The Southerner ★★★½

The first of Renoir's American films that I've seen (unless The River counts), and in many ways a much more dramatically coherent and attractive variant on Louisiana Story, with all that film's virtues of undiluted glimpses of the beauties of the country and (despite the use of actors) the lives of what seem like real people with none of its aggressive corporate lobbying. Independently produced and distributed by UA, it demonstrates the director's ability to bring his humanism to these shores without the dilution you'd expect in studio-era Hollywood. The film focuses on an impoverished family attempting to get a foothold in farming on an aged-out piece of property in Texas; through the changing seasons they counter various forms of strife, including violence and illness, while trying to keep their heads above water. Renoir and the cast, led by low-key character actors Zachary Scott and Betty Field, resist melodrama, crafting a story in which small changes accumulate and attain emotional heft; whatever one thinks of the hard-work-as-validation philosophy, you can hardly help but admire these characters, especially the married couple at the center, who understand one another and hold one another up with remarkable compassion and strength. Even though it isn't nearly as sophisticated or well-written, the film's realistic portrait of family life does call ahead to The River pleasantly. But the chief attraction here is Lucien Androit's photography, helping Renoir capture this expansive world as irresistibly as he did the French countryside in A Day in the Country.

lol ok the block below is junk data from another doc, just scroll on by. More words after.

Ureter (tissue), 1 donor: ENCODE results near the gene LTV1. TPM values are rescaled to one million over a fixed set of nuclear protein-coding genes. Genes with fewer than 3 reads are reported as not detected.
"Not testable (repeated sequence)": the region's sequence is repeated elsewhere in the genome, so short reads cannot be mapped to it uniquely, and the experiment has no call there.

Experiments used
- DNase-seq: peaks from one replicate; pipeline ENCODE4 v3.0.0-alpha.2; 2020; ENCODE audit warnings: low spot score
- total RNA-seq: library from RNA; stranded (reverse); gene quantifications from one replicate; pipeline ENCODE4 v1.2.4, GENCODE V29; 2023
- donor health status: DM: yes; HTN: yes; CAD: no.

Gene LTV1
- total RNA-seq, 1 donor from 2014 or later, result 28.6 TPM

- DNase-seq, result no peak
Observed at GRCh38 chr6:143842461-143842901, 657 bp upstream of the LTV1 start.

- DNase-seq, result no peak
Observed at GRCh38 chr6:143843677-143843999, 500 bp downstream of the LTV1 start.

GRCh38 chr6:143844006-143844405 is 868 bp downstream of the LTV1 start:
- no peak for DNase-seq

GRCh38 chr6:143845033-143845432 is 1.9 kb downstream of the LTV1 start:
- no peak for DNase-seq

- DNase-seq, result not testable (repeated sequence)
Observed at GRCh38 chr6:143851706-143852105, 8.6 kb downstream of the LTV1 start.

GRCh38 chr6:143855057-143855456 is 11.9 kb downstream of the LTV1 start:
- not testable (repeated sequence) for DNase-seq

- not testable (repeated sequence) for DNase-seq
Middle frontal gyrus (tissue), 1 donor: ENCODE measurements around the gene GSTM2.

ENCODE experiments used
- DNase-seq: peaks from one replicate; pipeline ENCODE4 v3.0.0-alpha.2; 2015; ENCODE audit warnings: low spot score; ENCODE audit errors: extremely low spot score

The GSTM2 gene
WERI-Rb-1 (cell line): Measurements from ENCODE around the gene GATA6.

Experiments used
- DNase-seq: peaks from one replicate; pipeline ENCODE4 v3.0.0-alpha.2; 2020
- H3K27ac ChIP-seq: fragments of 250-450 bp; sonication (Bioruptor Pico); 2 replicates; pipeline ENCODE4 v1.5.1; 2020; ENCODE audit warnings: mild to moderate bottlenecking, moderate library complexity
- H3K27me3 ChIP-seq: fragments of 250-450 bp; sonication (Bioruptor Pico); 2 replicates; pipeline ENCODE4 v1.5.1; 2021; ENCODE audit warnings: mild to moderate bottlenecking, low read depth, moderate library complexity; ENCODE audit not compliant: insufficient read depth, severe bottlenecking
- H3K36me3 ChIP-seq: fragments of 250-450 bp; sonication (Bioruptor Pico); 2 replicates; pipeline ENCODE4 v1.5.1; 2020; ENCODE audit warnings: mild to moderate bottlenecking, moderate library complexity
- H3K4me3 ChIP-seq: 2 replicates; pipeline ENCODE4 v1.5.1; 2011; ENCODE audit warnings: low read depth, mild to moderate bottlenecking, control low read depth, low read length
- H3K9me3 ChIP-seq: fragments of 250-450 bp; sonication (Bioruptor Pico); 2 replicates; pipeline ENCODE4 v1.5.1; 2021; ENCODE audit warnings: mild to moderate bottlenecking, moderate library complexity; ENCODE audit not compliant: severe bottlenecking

A nearly unrecognizable Norman Lloyd gets one of his most memorable roles here; he looks more like Randy Quaid in Paper Moon than the guy from Saboteur!